YouTube’s efforts to explain why it de-monetized videos by right wing online personality Steven Crowder that targeted Vox writer Carlos Maza with anti-gay mockery has drawn criticism from all quarters, with Maza slamming YouTube’s wrist-slapping and Ted Cruz accusing the platform of “playing God.”
In a nearly 800-word blog post signed by YouTube’s communications chief Chris Dale, the company conceded that its “policies need to keep up with current problems,” and that “One particular challenge we face more and more these days is creator-on-creator harassment.”
Conceding that as “an open platform,” YouTube, Dale wrote last night, sometimes hosts “opinions and views that many, ourselves included, may find offensive.”
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“In the coming months,” Dale wrote, “we will be taking a hard look at our harassment policies with an aim to update them — just as we have to so many policies over the years — in consultation with experts, creators, journalists and those who have, themselves, been victims of harassment. We are determined to evolve our policies, and continue to hold our creators and ourselves to a higher standard.”
But Maza, who has been regularly mocked by Crowder over the last couple years as a “lispy queer” and has had his social media accounts flooded with hateful messages from Crowder’s followers, shot back at YouTube in a Tweet, “Imagine if you just enforced the plain language of your original policies instead of endlessly creating loopholes to exempt high-profile abusers.” (Below, see Maza’s tweet featuring a collection of Crowder’s offending comments).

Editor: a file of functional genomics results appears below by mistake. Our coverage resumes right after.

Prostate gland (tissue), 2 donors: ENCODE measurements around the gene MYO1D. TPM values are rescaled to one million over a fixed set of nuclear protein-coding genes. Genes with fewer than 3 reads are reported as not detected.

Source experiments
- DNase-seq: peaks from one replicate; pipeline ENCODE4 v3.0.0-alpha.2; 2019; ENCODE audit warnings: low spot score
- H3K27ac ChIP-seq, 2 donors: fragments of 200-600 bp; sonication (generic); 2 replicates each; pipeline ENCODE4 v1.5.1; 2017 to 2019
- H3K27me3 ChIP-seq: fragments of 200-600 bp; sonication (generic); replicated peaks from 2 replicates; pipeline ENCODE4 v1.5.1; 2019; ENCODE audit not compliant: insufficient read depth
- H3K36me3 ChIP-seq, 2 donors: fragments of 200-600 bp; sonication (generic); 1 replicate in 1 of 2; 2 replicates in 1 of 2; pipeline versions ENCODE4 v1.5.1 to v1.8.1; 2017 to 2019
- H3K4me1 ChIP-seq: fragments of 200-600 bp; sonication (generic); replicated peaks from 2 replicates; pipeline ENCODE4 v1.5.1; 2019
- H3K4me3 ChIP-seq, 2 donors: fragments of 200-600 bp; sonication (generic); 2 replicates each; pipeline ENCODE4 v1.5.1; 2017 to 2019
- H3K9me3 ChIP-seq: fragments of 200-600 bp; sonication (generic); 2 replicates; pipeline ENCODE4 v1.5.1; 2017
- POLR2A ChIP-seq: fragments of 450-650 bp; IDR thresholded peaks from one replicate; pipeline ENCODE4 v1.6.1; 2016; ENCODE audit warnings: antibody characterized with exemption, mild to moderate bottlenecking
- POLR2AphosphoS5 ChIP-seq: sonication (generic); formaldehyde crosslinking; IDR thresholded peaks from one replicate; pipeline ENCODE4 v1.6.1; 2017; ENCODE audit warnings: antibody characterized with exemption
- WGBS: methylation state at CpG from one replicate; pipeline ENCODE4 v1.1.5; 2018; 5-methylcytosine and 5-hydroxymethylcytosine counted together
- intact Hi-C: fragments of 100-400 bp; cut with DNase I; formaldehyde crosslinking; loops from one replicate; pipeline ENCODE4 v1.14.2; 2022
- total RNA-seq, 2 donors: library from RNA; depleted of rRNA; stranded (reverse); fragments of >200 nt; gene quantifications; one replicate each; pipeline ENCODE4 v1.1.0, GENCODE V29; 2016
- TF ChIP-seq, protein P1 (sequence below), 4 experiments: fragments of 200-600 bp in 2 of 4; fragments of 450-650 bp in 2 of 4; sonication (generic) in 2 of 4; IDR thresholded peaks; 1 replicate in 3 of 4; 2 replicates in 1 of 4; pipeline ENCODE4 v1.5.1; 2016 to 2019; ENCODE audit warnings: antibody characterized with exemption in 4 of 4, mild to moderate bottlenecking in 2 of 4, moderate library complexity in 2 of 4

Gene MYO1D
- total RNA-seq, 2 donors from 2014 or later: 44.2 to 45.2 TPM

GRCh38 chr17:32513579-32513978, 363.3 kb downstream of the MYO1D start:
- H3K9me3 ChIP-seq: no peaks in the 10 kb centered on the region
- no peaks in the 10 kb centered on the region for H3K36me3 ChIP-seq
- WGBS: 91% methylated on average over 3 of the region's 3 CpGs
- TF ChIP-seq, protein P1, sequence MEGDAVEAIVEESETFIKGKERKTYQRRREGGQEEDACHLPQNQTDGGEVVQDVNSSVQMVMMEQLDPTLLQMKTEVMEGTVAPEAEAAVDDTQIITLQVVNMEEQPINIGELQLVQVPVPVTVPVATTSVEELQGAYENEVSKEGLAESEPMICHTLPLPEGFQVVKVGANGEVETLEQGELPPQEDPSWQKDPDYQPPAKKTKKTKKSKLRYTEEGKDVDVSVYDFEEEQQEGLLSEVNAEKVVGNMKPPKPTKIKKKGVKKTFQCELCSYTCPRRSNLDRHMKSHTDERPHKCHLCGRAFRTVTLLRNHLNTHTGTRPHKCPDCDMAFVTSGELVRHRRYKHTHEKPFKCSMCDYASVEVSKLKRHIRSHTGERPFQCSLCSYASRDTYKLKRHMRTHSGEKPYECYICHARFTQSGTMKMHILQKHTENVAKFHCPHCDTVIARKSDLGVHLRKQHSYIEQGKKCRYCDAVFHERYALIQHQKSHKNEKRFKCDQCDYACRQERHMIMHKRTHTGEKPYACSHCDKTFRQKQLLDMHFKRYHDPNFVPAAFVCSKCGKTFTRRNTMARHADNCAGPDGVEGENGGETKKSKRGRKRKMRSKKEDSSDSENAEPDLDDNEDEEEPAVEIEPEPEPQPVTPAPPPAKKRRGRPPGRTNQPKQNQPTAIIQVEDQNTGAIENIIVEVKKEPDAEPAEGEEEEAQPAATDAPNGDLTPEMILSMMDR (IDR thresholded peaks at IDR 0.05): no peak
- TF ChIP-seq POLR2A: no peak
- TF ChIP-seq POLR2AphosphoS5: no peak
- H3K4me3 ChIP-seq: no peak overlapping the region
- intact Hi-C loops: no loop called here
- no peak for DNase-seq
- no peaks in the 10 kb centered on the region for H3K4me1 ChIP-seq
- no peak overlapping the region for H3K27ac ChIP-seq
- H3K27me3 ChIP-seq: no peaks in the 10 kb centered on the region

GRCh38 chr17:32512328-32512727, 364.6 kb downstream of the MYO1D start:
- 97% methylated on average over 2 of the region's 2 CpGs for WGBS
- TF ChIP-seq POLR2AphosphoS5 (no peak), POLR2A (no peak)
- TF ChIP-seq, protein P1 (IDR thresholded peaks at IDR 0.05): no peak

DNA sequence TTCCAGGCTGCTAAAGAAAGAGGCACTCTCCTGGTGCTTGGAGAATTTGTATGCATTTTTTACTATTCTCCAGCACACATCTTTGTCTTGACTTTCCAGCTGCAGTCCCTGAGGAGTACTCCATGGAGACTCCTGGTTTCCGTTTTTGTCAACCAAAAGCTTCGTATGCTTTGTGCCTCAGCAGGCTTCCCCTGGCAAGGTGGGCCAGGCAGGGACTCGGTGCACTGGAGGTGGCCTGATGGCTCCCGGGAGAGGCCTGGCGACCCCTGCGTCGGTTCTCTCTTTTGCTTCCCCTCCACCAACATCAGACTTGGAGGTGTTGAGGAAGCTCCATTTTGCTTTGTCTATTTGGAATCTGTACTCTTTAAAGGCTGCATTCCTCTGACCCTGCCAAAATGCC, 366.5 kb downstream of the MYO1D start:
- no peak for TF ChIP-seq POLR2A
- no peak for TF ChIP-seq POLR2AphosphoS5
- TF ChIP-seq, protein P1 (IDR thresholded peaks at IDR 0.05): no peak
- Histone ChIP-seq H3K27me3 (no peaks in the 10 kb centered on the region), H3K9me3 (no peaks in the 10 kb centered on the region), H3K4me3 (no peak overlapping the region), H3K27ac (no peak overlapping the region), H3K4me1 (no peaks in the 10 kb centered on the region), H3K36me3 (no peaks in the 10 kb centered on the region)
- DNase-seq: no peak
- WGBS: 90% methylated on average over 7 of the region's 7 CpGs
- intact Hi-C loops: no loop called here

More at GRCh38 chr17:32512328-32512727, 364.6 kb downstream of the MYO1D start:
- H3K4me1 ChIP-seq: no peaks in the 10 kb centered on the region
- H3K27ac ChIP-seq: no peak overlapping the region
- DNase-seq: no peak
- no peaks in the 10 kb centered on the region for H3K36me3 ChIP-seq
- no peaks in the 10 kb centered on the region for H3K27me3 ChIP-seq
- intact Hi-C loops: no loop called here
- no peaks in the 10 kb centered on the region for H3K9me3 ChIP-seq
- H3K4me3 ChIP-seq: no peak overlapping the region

Earlier this week, YouTube declined to remove Crowder’s channel but said it would suspend Crowder’s ability to sell ads. In addition to repeatedly imitating Maza in a mocking, effeminate voice and calling him “a little queer,” “gay Latino from Vox,” “gay Mexican” and “Mr. Gay Vox,” Crowder sells T-shirts on his site with the slogan “Socialism is for F-gs.”
YouTube declined to close Crowder’s channel, though, saying Crowder’s individual videos did not violate company guidelines.
“In the case of Crowder’s channel,” Dale wrote last night, “a thorough review over the weekend found that individually, the flagged videos did not violate our Community Guidelines. However, in the subsequent days, we saw the widespread harm to the YouTube community resulting from the ongoing pattern of egregious behavior, took a deeper look, and made the decision to suspend monetization. In order to be considered for reinstatement, all relevant issues with the channel need to be addressed, including any videos that violate our policies, as well as things like offensive merchandise.”
This morning, Maza tweeted, “If @YouTube doesn’t protect marginalized creators from abuse, it isn’t giving those creators meaningful access to ‘free speech.’ It’s creating a platform where only monsters feel safe enough to talk about shit that actually matters.”
As reactions continued to ricochet around on Thursday, BuzzFeed News Editor-in-Chief Ben Smith described the situation as being part of a “crisis” for YouTube. Tech giants like Facebook and Google “made up these rules and change them daily,” he said during a panel at the FT Future of News Summit.
Here’s Maza’s May 30 tweet that brought the issue to wider public attention, and below that Maza’s response to Ted Cruz’s statement:
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